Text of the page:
There are ways to bring a sense of belonging back to your world.
The world can get small with a diagnosis of cancer. It can feel like a once-expansive place where there are suddenly insurmountable walls and gulfs impossible to travel. Countless doctor visits, scan after scan, blood work, fatigue, fear, anger and grief isolate the person who has cancer. I know, from my feelings of empathy if not from experience, that this is true no matter the stage of cancer. But I also believe it's a special issue for those of us with metastatic disease.
It's easy to become that isolated, and it can happen quickly. One day I had a life, the next day I had cancer. There are still times when it's just me and my cancer, and I think that's probably just the nature of living with this disease. Unlike a patient who rings a bell or who has a final treatment date on her calendar, I have to find my own way to mark a life moving forward.
One of those ways is number two on my list of techniques to feel less isolated, but there are others. If you are feeling alone, and I know some of you are because isolation is usually one of the very first things mentioned when I meet someone else with metastatic cancer, my hope for you is that you find a way to bring a sense of belonging back to your world.
1. Get out of bed. I've been there: Too tired from treatment to do more than two things during the entire day, and one of those is just getting out of bed. But I do believe that trying to stick to a routine as much as possible can be helpful in preventing a spiral into further isolation. Take a shower, sit outside, do one thing that moves you toward activities that help you feel better.
2. Write it down. I've spent my life writing out my experiences, observations and feelings in diaries and notebooks. Writing forces me to confront both the good and bad that I see, and allows me a way to accept the way I feel as legitimate, while often showing me a way to feel or see or do things another, sometimes better, way. Journaling doesn't literally put me in contact with others, but it does help me to understand that what I am going through is universal in a larger sense.
3. Say it out loud. Sometimes just telling yourself what you want is enough to help you start acting on it. When I'm feeling particularly alone, I remind myself that I don't have to feel that way. There are people I can reach out to who, while they may not know exactly what I am experiencing, can provide at least temporary relief from that sense of isolation. I've also learned to say, "I feel alone" out loud to people I love. There are times when I know that this hurts to hear and there are times when just knowing I was heard changes how I feel. Early in my diagnosis, I would first go to my friends or family, but over time, the people I know through metastatic disease have become some of my greatest sources of comfort and connection.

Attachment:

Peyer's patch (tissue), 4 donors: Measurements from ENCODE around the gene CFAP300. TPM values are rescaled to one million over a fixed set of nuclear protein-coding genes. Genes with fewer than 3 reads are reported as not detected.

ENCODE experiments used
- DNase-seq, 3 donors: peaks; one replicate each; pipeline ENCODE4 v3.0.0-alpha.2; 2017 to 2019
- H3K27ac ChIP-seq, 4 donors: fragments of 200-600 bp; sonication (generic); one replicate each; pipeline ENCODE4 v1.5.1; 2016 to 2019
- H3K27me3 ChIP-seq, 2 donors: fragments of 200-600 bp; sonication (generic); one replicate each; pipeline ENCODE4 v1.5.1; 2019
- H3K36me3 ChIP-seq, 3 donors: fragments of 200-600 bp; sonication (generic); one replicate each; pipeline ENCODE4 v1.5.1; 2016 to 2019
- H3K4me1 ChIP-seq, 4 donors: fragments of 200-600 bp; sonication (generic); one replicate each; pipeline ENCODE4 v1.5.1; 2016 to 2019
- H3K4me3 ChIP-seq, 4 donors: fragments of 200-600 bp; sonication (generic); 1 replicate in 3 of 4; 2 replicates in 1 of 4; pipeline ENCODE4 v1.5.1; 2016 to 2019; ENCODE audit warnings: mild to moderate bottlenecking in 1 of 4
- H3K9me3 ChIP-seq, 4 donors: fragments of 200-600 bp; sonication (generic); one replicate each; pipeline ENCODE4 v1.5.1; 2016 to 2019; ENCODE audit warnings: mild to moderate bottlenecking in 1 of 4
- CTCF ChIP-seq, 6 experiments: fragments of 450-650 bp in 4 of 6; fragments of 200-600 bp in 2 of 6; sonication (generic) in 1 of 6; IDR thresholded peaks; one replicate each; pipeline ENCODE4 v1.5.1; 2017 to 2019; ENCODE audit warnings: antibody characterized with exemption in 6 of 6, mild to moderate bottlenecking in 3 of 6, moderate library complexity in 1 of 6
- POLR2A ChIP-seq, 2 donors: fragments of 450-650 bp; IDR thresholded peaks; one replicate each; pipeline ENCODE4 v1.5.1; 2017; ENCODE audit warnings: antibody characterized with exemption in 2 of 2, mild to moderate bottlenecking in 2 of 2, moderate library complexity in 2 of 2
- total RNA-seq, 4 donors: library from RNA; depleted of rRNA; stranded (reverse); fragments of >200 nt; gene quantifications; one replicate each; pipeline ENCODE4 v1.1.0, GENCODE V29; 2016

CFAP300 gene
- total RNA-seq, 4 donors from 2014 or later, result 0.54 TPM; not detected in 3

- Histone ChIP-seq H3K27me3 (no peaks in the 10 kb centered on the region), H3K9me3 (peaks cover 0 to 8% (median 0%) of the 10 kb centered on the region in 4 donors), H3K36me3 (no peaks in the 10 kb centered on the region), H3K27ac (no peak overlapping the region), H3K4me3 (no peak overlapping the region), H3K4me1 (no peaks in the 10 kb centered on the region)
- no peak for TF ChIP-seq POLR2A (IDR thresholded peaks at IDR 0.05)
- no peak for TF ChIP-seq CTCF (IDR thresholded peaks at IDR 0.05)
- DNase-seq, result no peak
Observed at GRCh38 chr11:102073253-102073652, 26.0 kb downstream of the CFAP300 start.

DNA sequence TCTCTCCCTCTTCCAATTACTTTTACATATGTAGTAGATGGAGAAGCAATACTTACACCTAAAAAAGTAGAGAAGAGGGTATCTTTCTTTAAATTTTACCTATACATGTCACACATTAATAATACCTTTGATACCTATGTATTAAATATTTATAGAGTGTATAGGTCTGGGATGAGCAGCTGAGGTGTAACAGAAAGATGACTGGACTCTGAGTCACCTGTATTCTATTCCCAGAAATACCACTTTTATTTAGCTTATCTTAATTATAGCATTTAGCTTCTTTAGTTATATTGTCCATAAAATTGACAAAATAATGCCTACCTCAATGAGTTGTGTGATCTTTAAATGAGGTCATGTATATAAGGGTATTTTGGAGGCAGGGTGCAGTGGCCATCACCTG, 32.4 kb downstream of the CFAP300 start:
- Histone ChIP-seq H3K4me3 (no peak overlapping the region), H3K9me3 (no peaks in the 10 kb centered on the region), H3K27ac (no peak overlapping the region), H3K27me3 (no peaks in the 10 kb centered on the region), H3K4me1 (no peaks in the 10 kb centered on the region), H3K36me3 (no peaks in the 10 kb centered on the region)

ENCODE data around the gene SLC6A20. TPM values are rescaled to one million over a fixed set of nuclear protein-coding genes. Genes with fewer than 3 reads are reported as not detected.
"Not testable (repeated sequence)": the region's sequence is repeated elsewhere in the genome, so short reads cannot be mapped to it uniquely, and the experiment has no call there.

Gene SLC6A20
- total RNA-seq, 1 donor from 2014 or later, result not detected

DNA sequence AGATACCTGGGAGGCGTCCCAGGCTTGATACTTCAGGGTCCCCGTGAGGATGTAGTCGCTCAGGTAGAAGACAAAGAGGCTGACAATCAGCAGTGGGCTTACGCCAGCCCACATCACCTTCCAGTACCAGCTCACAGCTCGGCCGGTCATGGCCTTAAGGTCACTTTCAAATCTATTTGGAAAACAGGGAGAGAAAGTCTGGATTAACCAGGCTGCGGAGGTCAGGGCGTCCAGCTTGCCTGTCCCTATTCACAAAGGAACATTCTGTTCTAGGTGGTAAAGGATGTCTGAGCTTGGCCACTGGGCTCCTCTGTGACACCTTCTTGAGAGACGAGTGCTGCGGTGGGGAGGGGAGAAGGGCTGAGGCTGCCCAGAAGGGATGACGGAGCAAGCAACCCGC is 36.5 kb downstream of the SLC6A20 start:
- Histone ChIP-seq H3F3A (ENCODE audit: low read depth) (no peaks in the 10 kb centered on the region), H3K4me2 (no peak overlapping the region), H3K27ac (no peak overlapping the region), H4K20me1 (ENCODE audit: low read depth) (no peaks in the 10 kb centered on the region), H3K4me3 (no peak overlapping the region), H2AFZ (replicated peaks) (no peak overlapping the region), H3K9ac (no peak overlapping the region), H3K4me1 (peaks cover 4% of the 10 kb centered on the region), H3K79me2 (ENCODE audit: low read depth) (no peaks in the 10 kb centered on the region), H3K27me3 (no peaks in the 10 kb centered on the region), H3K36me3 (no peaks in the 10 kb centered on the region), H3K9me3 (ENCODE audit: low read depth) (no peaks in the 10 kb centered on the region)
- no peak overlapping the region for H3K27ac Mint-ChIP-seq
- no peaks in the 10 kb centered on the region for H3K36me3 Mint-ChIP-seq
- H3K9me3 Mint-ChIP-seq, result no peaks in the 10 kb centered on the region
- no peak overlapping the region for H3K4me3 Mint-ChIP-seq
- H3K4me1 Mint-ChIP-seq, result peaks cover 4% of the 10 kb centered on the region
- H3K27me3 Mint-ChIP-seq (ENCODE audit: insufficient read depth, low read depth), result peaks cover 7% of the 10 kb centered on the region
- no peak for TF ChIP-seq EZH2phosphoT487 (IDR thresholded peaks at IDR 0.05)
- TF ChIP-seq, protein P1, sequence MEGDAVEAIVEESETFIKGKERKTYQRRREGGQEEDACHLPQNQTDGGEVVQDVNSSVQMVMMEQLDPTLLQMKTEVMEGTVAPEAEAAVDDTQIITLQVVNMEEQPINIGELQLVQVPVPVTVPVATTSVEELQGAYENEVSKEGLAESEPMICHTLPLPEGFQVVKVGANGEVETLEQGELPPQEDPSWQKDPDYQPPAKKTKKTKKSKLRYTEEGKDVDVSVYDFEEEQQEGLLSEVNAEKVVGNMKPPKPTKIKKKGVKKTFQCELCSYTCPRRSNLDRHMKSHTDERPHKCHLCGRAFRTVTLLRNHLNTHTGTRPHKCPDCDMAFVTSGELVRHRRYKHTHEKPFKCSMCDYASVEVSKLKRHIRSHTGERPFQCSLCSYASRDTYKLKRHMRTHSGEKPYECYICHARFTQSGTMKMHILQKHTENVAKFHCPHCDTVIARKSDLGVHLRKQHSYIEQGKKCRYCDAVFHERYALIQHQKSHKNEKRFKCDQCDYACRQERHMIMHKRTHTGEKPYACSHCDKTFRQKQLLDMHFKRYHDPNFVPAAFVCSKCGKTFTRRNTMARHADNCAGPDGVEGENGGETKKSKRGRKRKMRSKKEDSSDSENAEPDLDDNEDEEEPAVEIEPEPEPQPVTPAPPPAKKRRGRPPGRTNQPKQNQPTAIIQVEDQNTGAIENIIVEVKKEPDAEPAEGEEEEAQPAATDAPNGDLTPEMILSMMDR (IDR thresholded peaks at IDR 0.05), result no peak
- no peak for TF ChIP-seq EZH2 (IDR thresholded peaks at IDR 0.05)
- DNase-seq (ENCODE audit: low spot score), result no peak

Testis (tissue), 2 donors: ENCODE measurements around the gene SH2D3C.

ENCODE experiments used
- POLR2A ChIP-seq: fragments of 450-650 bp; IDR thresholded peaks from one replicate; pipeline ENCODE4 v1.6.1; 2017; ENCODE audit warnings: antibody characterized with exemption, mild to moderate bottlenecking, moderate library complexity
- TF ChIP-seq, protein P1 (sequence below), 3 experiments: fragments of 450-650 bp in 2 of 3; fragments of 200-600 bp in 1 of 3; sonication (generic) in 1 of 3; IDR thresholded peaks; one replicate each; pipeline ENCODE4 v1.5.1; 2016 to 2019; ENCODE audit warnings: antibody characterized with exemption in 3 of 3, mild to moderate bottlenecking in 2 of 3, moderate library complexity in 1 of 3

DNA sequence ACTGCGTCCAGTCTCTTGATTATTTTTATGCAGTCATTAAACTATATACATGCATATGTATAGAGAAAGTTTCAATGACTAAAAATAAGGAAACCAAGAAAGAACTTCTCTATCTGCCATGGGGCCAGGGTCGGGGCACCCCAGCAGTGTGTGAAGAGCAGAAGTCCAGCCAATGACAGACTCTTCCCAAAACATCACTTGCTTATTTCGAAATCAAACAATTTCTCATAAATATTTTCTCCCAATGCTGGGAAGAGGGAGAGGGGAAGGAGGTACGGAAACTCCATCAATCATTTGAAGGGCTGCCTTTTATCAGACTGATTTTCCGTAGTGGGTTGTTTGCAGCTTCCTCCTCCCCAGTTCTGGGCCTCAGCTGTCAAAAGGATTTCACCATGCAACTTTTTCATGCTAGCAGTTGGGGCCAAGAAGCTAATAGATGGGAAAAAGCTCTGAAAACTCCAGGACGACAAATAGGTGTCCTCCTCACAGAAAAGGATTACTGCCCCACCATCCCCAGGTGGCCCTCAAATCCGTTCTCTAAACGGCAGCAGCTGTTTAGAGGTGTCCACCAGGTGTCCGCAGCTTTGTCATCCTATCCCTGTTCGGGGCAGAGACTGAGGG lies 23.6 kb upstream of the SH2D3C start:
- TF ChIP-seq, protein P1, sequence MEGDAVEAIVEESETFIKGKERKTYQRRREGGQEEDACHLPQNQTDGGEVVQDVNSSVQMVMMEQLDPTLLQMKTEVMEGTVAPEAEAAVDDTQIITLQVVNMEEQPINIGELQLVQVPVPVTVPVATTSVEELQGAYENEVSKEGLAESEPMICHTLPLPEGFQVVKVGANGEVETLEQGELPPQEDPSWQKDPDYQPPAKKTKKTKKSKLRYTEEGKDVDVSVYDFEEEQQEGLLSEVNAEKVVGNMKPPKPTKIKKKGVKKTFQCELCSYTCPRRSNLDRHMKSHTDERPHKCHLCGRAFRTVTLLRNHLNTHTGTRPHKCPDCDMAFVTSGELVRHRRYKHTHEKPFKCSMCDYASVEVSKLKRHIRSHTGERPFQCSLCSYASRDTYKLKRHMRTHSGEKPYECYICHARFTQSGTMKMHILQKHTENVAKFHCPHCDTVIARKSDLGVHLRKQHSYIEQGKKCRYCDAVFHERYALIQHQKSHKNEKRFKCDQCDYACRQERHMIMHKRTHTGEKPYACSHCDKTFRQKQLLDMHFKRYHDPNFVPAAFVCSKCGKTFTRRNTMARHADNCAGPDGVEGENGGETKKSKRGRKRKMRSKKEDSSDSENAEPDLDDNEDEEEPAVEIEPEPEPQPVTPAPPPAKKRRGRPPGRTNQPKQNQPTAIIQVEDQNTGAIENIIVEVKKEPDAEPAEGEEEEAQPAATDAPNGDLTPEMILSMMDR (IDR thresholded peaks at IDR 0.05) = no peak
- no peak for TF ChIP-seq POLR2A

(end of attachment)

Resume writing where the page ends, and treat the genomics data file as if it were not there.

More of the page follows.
4. Find your people. Those with breast cancer have a multitude of organizations ready to help in whatever way they can. Other types of cancer are also well-served by nonprofit groups. If your hospital or clinic has a patient advocate or navigator, ask for information in finding the best groups for your situation. It's also relatively easy to find these groups online, many of which have comprehensive websites that provide immediate resources, such as articles and videos, as well as methods to get in touch with a fellow patient or phone support group.
5. Advocacy works. If you have the energy, volunteering in one way or another for a group that's brought you back into a world with connections is a service to others and also to yourself. I'm an example of this, since I found real support at two places in particular (Living Beyond Breast Cancer and the Wellness House in Illinois) I've tried to contribute to both through my time and energy — and those connections, which started out small, have spread to other groups and people, creating a web of support that's there when I need it.